Raised without religion, I fell in love with these mythologies while at Rutgers University, earning my degree in the subject in 1997. My thesis investigated how Buddhism and Hinduism are mistranslated in American society. For example: It is a recent vogue to link Jesus and Buddha. While there are certain moral crossovers, the actual systems are wildly different. Buddhism is a systematic assault transforming the mental patterns that lead to an unsatisfactory life. Put another way: When you’re in line or at a red light, you don’t need to check your phone every two seconds to feel connected to something other than your own thoughts. There are more effective and healthier pathways to dopamine.
Jesus and Buddha, however, did both emphasize the importance of action. Jesus’ faith was not static. Today, he’d much sooner be at a Black Lives Matter rally than preaching from an Orange County pulpit. Buddha’s system of meditation is equally immersive, with an emphasis on right action and right intention. Their approaches did not just happen, but were cultivated, struggled with, embodied. I fail to find any religion in which, at heart, this is not the case. Such actions are required of us today, although it’s hard to understand if you don’t know where your religion begins and another ends, or if you automatically write off all religion without contemplating its historical and modern importance.
Religion is not wet clay to be molded however you see fit. You have to earn and live it every day. That doesn’t mean religions never evolve; Joseph Campbell famously stated that religions must change every generation to better suit the needs and challenges of the times. To do so, you need to understand their foundations; otherwise you never really know where others are coming from.
Prothero argues that religious education should be more widely integrated into our educational system. If America desires to be a multicultural melting pot, the study of world religions is essential. Religion is like language: The more you speak, the more people you can communicate with. I’m not suggesting an overhaul of public education to better reflect a 300-year-old Protestant dream. A few simple, non-dogmatic courses during one’s upbringing will do splendidly. Temperance before hitting “post” on comment boards wouldn’t hurt either.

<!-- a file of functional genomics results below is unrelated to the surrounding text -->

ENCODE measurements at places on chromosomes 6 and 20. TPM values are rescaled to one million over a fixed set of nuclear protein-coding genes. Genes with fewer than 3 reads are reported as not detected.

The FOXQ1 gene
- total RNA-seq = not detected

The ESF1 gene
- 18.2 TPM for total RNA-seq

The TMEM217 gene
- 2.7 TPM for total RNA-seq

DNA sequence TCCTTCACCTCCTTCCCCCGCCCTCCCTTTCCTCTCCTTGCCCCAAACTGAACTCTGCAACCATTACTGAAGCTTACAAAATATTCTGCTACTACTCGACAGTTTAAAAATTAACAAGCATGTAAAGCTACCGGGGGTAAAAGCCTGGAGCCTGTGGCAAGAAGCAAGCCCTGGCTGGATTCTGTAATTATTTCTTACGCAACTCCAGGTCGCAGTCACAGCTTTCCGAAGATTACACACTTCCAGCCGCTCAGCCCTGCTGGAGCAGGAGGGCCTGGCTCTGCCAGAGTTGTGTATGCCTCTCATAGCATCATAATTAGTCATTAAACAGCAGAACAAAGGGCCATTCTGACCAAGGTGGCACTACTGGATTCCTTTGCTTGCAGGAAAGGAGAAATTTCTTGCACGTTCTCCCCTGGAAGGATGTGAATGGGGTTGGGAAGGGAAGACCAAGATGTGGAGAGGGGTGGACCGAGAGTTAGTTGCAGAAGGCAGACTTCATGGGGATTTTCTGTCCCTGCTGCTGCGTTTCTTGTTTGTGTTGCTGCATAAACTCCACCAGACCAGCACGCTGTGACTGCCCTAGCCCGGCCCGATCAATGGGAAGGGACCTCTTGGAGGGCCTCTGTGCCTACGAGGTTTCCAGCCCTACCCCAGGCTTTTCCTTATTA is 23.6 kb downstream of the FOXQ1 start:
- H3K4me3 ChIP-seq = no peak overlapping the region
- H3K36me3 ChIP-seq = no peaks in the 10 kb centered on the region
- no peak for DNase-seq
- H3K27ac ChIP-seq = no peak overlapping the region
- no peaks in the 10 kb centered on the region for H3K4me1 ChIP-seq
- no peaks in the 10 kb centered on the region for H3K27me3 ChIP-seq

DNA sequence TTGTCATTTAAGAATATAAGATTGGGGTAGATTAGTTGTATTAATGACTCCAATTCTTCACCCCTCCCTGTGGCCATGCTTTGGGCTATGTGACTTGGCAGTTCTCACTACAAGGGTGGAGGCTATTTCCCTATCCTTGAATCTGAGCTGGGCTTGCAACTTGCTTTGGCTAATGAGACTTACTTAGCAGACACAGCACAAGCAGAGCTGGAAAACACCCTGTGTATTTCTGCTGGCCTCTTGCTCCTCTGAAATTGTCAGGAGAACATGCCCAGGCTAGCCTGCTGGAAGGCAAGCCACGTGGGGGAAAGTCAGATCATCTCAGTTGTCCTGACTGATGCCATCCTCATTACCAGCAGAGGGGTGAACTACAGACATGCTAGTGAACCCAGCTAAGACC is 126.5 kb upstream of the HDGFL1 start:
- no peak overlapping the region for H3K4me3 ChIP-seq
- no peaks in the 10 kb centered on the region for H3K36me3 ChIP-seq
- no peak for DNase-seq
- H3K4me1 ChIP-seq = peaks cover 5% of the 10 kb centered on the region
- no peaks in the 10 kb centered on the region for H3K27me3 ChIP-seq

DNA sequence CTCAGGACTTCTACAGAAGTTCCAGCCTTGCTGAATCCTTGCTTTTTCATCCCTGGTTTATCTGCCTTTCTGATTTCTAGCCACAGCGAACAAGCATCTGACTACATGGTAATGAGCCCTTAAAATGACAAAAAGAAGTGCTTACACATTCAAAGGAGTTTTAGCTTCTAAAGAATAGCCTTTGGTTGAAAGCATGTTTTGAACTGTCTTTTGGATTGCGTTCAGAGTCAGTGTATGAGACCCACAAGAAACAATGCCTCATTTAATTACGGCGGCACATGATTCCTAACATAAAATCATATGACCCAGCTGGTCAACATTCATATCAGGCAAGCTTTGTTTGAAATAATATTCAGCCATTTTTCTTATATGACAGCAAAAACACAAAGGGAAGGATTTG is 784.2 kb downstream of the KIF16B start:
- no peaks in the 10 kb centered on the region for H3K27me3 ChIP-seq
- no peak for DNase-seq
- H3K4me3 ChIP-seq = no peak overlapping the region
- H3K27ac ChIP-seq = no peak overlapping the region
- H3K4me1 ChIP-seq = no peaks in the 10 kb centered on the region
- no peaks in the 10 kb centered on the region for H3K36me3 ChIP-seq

In his introduction to the impressive 4,200+ page The Norton Anthology of World Religions, editor Jack Miles argues that such a comprehensive introduction to the six major world religions arrives at a critical point in time. You don’t have to be theistic to understand religion’s relevance. The foundation of every society began with the storytelling that became the basis of each religion. If we want to write a more peaceful and harmonious future, it is in our best interest to read the opening chapters.
(LtoR) Rabbi Jonathan Wittenberg, Reverend Margaret Cave, the Dean of Coventry John Witcombe and the Assistant Secretary General of the Muslim Association of Great Britain, Ibrahim Mogra pose for photographers with a banner reading ‘Coexist pilgrimage’ outside Regents Park Mosque before setting off for an interreligious march for peace to St Thomas’ Hospital in London on February 19, 2015. AFP PHOTO / JUSTIN TALLIS (Photo credit should read JUSTIN TALLIS/AFP/Getty Images)